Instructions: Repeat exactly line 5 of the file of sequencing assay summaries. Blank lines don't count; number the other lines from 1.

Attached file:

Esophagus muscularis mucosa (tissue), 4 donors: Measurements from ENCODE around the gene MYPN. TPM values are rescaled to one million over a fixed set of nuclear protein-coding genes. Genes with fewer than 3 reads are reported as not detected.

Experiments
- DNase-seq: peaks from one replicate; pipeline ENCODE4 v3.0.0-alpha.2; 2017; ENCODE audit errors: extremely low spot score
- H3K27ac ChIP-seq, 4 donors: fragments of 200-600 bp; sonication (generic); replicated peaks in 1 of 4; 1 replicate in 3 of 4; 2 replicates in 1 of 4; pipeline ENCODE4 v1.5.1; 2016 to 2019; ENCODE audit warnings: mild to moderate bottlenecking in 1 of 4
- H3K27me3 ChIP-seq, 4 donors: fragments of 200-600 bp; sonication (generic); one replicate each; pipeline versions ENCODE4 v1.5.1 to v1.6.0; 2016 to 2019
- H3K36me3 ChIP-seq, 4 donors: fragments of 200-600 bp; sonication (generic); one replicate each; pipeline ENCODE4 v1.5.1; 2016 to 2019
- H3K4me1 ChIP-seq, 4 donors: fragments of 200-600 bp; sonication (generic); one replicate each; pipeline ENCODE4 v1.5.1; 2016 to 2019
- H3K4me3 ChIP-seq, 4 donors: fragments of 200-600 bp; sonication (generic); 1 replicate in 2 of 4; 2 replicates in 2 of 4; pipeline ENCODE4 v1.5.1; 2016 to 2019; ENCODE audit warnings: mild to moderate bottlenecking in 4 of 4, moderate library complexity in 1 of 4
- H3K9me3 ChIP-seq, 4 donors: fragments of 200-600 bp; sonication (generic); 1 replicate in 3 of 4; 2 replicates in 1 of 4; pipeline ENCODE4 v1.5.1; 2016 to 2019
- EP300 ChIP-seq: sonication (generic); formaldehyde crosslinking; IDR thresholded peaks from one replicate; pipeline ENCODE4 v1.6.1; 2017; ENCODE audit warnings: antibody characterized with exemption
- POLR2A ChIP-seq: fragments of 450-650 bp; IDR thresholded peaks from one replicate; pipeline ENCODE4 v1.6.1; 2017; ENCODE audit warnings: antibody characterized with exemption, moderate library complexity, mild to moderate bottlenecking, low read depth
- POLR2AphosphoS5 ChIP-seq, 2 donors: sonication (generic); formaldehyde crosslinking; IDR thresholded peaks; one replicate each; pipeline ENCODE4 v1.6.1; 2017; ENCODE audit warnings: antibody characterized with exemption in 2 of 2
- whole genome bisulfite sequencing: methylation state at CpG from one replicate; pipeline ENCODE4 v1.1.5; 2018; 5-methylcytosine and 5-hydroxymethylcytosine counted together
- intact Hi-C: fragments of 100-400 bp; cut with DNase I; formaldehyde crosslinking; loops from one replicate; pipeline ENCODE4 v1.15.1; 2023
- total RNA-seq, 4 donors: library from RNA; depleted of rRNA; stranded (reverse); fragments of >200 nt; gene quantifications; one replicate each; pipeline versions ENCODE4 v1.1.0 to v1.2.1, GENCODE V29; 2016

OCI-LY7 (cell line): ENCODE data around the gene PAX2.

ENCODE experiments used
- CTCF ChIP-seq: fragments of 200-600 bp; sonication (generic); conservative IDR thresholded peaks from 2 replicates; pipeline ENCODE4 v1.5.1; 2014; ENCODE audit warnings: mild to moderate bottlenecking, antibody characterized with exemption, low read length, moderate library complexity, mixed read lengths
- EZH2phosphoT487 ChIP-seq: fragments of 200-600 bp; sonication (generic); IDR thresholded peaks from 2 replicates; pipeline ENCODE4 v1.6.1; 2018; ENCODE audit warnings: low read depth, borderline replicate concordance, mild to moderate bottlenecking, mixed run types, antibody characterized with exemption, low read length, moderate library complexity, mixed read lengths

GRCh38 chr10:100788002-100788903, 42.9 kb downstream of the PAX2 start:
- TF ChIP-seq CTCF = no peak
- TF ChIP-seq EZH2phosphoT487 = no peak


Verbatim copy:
- H3K27me3 ChIP-seq, 4 donors: fragments of 200-600 bp; sonication (generic); one replicate each; pipeline versions ENCODE4 v1.5.1 to v1.6.0; 2016 to 2019